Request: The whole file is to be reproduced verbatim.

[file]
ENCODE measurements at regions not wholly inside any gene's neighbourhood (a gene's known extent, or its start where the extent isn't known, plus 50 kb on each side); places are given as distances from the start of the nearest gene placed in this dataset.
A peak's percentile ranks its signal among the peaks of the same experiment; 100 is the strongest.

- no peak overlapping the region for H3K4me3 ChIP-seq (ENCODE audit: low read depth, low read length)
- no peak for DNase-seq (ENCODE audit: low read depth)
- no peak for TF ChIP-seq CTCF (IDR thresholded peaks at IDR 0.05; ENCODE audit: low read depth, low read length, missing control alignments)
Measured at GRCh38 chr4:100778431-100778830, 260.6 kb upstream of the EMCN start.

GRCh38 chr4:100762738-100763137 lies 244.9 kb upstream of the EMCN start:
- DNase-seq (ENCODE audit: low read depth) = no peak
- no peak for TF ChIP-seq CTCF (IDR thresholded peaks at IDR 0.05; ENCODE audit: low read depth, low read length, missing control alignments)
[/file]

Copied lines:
ENCODE measurements at regions not wholly inside any gene's neighbourhood (a gene's known extent, or its start where the extent isn't known, plus 50 kb on each side); places are given as distances from the start of the nearest gene placed in this dataset.
A peak's percentile ranks its signal among the peaks of the same experiment; 100 is the strongest.

- no peak overlapping the region for H3K4me3 ChIP-seq (ENCODE audit: low read depth, low read length)
- no peak for DNase-seq (ENCODE audit: low read depth)
- no peak for TF ChIP-seq CTCF (IDR thresholded peaks at IDR 0.05; ENCODE audit: low read depth, low read length, missing control alignments)
Measured at GRCh38 chr4:100778431-100778830, 260.6 kb upstream of the EMCN start.

GRCh38 chr4:100762738-100763137 lies 244.9 kb upstream of the EMCN start:
- DNase-seq (ENCODE audit: low read depth) = no peak
- no peak for TF ChIP-seq CTCF (IDR thresholded peaks at IDR 0.05; ENCODE audit: low read depth, low read length, missing control alignments)